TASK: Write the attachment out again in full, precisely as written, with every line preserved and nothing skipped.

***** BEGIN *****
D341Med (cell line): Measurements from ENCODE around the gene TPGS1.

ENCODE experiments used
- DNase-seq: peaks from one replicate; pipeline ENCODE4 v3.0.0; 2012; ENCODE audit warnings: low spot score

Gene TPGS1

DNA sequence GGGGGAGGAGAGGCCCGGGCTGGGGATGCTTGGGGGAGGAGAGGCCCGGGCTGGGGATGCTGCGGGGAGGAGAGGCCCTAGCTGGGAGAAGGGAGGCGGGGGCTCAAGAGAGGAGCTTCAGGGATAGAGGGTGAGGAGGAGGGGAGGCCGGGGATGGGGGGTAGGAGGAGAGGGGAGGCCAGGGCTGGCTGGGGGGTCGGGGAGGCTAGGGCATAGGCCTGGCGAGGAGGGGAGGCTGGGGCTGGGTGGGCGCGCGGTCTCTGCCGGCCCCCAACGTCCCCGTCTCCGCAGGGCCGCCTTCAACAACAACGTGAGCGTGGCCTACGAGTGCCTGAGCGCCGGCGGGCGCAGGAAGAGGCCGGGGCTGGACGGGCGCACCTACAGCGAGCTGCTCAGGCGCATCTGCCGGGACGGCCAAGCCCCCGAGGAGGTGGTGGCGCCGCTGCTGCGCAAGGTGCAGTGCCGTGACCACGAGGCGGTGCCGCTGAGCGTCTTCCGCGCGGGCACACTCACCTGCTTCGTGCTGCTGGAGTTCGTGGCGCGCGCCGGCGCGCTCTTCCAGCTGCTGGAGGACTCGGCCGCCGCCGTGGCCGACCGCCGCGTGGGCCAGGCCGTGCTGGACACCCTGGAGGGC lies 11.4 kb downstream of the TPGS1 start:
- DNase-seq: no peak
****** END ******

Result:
D341Med (cell line): Measurements from ENCODE around the gene TPGS1.

ENCODE experiments used
- DNase-seq: peaks from one replicate; pipeline ENCODE4 v3.0.0; 2012; ENCODE audit warnings: low spot score

Gene TPGS1

DNA sequence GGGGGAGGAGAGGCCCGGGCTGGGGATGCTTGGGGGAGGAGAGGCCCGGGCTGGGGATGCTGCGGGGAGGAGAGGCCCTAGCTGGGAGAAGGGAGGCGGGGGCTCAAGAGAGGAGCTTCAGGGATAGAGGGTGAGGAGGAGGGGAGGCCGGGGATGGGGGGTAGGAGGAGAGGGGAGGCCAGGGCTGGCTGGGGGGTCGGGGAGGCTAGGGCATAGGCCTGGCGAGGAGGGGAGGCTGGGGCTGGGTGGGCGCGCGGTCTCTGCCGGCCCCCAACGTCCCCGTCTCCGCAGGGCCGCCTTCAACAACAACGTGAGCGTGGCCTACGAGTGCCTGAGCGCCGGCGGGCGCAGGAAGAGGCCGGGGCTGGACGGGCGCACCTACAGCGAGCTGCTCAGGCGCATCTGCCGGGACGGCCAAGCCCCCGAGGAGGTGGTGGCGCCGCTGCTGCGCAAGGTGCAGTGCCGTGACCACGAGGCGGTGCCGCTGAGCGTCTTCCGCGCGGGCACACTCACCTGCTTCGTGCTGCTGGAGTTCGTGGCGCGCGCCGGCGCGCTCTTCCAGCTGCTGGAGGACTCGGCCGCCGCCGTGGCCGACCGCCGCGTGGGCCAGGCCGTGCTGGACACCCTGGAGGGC lies 11.4 kb downstream of the TPGS1 start:
- DNase-seq: no peak